Which brings me to perhaps my biggest gripe about how the relationship between Hodges and Brady was handled: we didn’t need all the audiovisual cues to showcase Brady’s IT prowess, and we certainly didn’t need the distorted videos and computer hacking to see how he affected Hodges. Bill’s obsession with the Mercedes killer case wasn’t a result of Brady’s intimidation tactics, but pre-existed as one of his biggest regrets since retiring from the police force wtihout having been able to bring the killer to justice. Brady’s communication only fueled the fire that was already burning, and had the opposite effect of his intended purpose to drive Hodges to suicide. This didn’t require edited footage from the crime scene or visual reminders of the unfortunate young woman and baby girl who were squashed in the massacre. In the books, a simple, well-written letter does the job beautifully, as do their online exchanges Under Debbie’s Blue Umbrella. The added effects and creepy video chats simply didn’t feel authentic, and instead of fleshing out the characters’ nuances, they ended up hinting at the writers’ insecurity about letting the source material speak for itself. While I understand the urge to add visual elements for augmented effect, the result felt lacking, mostly because it stole focus away from Hodges’ psychology.

Another factor that greatly contributed to Bill’s single-mindedness about solving the case was the utter lack of interest shown by his former partner Pete and especially his new young partner Izzy’s sarcastic, and often downright hostile, attitude towards Hodges. Although a handful of scenes managed to convey their indifference to Bill’s pleas, I don’t understand why it was necessary to include them (spoiler alert) in the showdown at the Hartsfield home, when the book did such a better job of storytelling: instead of bringing in the SWAT team, Pete and the rest of the cops are nowhere to be found when Bill, Holly and Jerome sneak inside Brady’s house and look around his basement. There’s no big fire, no videotaped fake suicide note; Robi isn’t dead and lying next to Debbie’s corpse, and there’s definitely no ice-cream truck rigged to play that godawful music and then blow up as a distraction.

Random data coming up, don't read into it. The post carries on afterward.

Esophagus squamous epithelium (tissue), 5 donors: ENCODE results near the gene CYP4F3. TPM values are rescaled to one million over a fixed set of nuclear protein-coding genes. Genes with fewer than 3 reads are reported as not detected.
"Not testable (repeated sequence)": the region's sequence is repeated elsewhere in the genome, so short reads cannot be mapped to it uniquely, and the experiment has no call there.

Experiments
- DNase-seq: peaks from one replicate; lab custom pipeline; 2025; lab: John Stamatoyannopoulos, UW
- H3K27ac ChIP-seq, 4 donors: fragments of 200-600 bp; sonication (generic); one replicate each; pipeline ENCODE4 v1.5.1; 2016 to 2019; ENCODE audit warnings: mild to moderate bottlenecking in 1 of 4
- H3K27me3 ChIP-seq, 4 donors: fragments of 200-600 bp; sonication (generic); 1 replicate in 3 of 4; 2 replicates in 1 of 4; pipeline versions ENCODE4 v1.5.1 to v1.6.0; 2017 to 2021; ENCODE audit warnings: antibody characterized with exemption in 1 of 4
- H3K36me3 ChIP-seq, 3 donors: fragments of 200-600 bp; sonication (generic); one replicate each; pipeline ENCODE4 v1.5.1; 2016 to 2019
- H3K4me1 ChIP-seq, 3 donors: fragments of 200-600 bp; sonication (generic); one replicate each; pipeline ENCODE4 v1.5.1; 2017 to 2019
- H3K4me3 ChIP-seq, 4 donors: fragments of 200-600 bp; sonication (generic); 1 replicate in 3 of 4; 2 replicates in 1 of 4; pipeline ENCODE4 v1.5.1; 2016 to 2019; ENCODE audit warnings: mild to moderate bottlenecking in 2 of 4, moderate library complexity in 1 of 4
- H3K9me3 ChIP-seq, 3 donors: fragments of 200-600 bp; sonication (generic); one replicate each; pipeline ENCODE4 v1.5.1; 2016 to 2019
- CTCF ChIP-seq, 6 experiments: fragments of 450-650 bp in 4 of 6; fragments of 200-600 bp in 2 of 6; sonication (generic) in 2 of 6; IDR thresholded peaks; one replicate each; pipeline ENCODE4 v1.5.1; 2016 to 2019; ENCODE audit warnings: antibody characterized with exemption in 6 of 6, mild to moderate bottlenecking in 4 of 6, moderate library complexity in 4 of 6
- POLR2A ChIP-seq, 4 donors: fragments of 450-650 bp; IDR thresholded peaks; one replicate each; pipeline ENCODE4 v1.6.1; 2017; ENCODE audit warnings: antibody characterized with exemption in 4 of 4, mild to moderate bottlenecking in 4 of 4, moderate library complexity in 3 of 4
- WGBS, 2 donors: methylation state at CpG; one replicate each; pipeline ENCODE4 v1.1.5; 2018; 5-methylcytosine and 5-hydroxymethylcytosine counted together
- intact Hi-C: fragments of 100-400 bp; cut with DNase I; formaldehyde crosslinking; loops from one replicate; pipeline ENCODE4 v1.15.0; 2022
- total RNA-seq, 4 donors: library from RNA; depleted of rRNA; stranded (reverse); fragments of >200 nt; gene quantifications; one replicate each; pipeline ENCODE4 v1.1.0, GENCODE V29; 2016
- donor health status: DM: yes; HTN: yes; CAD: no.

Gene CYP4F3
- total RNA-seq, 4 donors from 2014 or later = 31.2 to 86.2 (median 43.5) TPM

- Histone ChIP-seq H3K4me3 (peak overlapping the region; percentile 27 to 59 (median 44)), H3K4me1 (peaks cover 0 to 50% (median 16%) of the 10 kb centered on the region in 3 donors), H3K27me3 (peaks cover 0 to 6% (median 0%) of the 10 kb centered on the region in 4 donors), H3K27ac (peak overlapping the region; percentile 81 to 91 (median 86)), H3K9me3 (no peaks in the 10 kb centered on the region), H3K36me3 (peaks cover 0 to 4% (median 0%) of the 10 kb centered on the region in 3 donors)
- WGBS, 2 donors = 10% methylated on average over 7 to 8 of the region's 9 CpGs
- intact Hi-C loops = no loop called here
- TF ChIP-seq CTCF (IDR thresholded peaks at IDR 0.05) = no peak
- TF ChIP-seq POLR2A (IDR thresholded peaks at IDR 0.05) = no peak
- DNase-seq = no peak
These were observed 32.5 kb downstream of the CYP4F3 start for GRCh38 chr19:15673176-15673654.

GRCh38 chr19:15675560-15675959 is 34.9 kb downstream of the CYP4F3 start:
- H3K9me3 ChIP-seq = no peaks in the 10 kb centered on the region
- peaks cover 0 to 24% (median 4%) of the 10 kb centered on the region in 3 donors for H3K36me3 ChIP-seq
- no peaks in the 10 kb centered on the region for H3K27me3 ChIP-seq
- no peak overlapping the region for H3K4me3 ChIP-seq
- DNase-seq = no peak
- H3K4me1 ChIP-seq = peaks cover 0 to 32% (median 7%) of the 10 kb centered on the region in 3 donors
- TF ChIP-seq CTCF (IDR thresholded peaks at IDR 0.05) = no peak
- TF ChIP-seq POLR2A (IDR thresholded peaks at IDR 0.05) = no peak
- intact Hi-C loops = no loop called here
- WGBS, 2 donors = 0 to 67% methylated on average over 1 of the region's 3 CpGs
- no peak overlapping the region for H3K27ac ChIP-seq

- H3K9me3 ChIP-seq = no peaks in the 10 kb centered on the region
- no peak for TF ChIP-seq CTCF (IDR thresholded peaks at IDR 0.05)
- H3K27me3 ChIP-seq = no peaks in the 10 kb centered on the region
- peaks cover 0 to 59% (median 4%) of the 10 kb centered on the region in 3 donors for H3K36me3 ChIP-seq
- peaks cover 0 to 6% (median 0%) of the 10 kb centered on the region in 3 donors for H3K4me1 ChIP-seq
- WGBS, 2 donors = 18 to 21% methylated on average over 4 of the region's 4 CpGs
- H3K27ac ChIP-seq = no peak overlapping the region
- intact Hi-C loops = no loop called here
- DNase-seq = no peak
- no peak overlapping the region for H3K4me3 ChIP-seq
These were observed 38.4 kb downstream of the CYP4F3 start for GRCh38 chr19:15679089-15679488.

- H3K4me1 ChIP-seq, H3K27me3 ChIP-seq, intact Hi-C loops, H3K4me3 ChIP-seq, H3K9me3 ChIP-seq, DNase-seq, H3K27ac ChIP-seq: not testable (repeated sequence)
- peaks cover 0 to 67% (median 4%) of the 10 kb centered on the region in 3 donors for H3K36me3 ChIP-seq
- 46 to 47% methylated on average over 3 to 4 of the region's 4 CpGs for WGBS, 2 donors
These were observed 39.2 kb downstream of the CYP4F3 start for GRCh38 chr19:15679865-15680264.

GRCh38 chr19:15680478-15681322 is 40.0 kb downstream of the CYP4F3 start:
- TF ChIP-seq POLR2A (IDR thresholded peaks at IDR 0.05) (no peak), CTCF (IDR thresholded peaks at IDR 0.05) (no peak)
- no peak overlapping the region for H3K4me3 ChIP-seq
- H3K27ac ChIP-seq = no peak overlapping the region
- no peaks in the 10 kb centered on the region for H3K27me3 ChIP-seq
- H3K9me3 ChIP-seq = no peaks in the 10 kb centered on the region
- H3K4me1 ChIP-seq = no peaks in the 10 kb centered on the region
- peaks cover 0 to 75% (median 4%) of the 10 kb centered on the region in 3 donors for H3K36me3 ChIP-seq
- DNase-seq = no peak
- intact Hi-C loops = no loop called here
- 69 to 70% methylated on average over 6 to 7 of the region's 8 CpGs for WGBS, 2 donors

Additionally, there’s no City Center art show or any actual involvement of the electronics store, and Lou and Robi have zero bearing in the final chapter of the story. I get that you can’t really build an entire 10-episode arc just focusing on a couple of main characters, by why the choice to focus on Brady’s co-workers and give Jerome’s sister zero screen time? If anything, this just makes Brady’s decision to poison the dog seem like a whim, rather than a carefully planned-out ploy to hurt the people Hodges cares about.

Which brings me to the finale: the arts center showdown was so underwhelming, it felt like a joke. I have to assume that ditching the boy-band concert idea in favor of a smaller-scale gathering of locals was due to budgetary constraints, because it definitely didn’t do the story any favors. Not only did it not capitalize on whatever tension they had already built, but it also significantly lowered the stakes: it’s one thing to threaten to blow up an entire building full of tweens, including Jerome’s little sister, and quite another to just show up at an art show that isn’t even packed with huge crowds. Everything about how this story is told in the books worked, from Hodges rushing to the concert venue, the strain causing him to have a heart attack, to Jerome and Holly’s frantic efforts to locate Brady and stop him. On the show, this scene didn’t work at all (although I have to admit that Brady’s attack on Lou was a nice touch): Hodges and Brady have a stare-down, Hodges collapses, Holly appears out of nowhere and clocks him with a heavy art piece. Does this make for compelling television? Possibly, but I can’t help but wonder how much better it could have been had they followed the events laid out in the book rather than improvise.

Despite all these complaints, I still enjoyed the show. It may have served me better to watch it before reading the book, but what’s done is done. At the end of the day, the book is (almost) always better, so in that respect I guess I’m just thankful this didn’t give us the unintentionally hilarious results of mishandling other King classics like Desperation, The Dark Half or Pet Sematary, to name a few. Speaking of which, now that we finally got a decent iteration of It, how long before we can finally get a movie/tv series based on Salem’s Lot that’s actually worthy of the source material? Neither the late 70’s movie nor the early 90’s mini-series did the book justice, and seeing that it’s my (and a lot of people’s) favorite King book, I just wish they’d give it another shot, this time with a sizable budget and bit name actors and directors. Now that the vampire craze has died down and it’s all about the zombies, I fear we won’t be getting one any time soon, but here’s hoping.